Lessons from the French: Elevate Your Lifestyle
Ever since I was an infant, my family and I visited the South of France every summer. My father loved the Mediterranean Sea and any country that bordered it. Later I lived there for quite a few years. When it comes to living life to its fullest, the French — particularly those in the beautiful South of France,— can teach us all a thing or two. And the best part is you don’t need a caviar budget to take these lessons to heart.
Pay Attention to the Little Things
Living in France, I soon learned one thing the French know for sure: You don’t need a big reason to enjoy the simple, daily pleasures of life. In fact, “big” things can get in the way. Instead of waiting for something special to celebrate, the French focus on turning everyday activities into something worth celebrating in a meaningful way. Typically, that can mean something as simple and transformative as indulging in a unique item, such as candles to light during dinner, or super-soft sheets for your bed, or something really unique you find in a small out-of-the-way shop.
Scenes of French men and women browsing in outdoor markets brimming with colorful and healthy vegetables are among the most common images associated with French living. But you don’t have to go to France to have that same experience. Here in the United States, there’s almost sure to be a farmer’s market in your area, and most towns have at least one local patisserie — aka bakery — where you can enjoy a fragrant loaf of fresh bread, or maybe even buttery croissants. Not only will the food be fresher, but you’ll be supporting local businesses too. And if you really want to feel French, invest in a reusable net shopping bag (sometimes called a string bag or a fishnet bag), almost a necessity for most open-air market shoppers.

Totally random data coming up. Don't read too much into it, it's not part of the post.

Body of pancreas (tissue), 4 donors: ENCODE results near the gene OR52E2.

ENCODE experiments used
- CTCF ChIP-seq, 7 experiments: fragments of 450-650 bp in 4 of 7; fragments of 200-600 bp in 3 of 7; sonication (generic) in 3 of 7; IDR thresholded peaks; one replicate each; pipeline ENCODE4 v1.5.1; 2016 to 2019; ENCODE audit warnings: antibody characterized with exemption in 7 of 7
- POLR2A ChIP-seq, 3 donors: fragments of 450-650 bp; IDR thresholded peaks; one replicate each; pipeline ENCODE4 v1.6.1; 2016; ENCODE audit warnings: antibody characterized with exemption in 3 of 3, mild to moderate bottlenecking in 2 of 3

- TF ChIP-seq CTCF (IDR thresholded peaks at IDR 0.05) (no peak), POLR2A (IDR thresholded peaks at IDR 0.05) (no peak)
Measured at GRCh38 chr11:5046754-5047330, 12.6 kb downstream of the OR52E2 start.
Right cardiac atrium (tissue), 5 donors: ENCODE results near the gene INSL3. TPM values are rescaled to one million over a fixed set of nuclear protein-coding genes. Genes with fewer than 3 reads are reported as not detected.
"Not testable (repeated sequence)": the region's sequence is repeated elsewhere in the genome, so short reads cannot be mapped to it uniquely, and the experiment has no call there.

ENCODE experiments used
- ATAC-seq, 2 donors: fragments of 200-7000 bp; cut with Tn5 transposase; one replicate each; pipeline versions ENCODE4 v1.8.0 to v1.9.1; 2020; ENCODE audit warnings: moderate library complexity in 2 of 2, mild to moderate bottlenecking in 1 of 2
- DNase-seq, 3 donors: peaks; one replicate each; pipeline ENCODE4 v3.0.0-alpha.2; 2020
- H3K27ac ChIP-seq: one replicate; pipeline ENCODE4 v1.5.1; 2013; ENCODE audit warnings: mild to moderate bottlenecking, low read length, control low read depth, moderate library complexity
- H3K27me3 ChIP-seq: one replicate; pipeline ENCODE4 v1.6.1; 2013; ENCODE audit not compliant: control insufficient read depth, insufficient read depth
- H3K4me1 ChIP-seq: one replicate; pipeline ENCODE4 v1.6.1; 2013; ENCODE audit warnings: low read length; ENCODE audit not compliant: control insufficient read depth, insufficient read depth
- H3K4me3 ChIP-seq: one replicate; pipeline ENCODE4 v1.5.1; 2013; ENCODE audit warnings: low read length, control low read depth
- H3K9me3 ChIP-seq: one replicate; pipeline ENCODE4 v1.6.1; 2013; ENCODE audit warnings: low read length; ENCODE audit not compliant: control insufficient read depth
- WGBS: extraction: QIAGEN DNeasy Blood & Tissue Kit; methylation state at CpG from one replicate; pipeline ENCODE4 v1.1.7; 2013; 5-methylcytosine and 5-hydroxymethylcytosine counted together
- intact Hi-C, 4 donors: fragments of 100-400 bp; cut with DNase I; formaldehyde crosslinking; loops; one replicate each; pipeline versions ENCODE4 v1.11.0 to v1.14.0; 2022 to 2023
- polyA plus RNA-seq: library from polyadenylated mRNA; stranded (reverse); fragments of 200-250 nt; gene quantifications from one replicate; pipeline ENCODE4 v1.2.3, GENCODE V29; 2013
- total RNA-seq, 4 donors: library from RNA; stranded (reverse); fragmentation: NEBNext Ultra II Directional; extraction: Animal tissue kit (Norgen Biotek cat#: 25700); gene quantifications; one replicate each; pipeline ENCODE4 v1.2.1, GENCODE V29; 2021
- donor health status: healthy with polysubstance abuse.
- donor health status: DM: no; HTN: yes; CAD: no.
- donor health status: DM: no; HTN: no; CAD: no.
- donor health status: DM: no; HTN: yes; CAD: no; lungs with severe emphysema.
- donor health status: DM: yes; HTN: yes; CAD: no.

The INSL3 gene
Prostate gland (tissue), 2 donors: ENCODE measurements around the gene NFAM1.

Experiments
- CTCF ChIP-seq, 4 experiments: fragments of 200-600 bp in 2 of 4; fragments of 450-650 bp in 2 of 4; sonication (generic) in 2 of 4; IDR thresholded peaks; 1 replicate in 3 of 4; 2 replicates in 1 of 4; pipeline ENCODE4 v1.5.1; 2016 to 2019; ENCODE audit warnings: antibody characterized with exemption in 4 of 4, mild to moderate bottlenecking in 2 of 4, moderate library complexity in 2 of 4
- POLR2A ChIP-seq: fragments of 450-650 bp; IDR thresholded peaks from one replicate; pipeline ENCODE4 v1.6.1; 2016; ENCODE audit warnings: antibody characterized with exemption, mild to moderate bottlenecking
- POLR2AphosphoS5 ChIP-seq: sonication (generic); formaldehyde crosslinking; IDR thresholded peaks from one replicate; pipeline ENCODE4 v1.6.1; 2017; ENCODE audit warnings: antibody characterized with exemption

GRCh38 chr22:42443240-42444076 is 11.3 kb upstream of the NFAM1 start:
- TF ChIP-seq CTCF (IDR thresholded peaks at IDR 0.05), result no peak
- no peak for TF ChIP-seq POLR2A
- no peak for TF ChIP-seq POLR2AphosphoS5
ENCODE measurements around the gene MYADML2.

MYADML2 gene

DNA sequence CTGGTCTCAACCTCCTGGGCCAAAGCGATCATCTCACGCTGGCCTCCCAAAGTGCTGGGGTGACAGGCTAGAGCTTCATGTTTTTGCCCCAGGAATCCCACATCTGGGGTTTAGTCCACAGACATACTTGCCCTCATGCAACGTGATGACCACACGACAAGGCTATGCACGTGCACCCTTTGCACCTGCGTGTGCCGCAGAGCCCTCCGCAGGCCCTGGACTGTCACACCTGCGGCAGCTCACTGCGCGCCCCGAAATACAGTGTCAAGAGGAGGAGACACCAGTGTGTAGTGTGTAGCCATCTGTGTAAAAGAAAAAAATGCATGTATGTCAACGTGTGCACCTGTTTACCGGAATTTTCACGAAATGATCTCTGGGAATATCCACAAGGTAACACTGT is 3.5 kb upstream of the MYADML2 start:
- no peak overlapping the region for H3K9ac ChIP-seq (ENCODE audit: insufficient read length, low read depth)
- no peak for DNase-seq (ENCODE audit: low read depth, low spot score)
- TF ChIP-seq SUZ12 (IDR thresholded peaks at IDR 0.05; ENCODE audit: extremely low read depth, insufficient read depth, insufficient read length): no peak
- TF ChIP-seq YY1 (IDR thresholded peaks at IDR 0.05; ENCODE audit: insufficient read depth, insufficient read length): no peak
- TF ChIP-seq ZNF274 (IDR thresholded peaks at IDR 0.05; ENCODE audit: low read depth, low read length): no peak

The French put a lot of stock into conversation — real conversation, about current events or other interesting topics. They recognize the value of meaningful conversation in creating and nurturing human contact. What’s more, they have conversations face to face, not just on social media. For most of us, tech — while convenient — has made our conversation skills just a wee bit rusty. To get back in practice, use family dinners and lunches with friends and work buddies to polish your skills. I grew up speaking French, but when out of practice it shows. Conversation, a two-way street, is a great way to practice a new language.
Cultivate your Own Style
The French fashion scene gets a lot of attention, but for most French people, their actual attire is a lot more practical and focused on comfort without sacrificing style. In Cannes and Paris, it didn’t take me long to see that the French aren’t swayed by fads; instead, they build their wardrobes around timeless pieces in top-quality materials that will look good year after year. The French take time each day to make sure they look their best because they know that helps them feel their best, too. French women tend to value a good, basic haircut that flatters their features — one that doesn’t require a lot of time primping, curling and styling. And they use one or two tasteful accessories to take a basic outfit from day to night without a lot of hassle.
It doesn’t take a lot of effort to make truly meaningful changes to your life. By taking the time to make even the smallest events more meaningful, by making the space around you beautiful, you can incorporate a little bit of the French lifestyle into you own corner of the world.
I love to travel and share exciting observations from many years of adventure. Hopeful you will see this translated into our Nabila K lifestyle line of exclusive line of cosmetics home goods, and travel itemssourced during many treks around the world.
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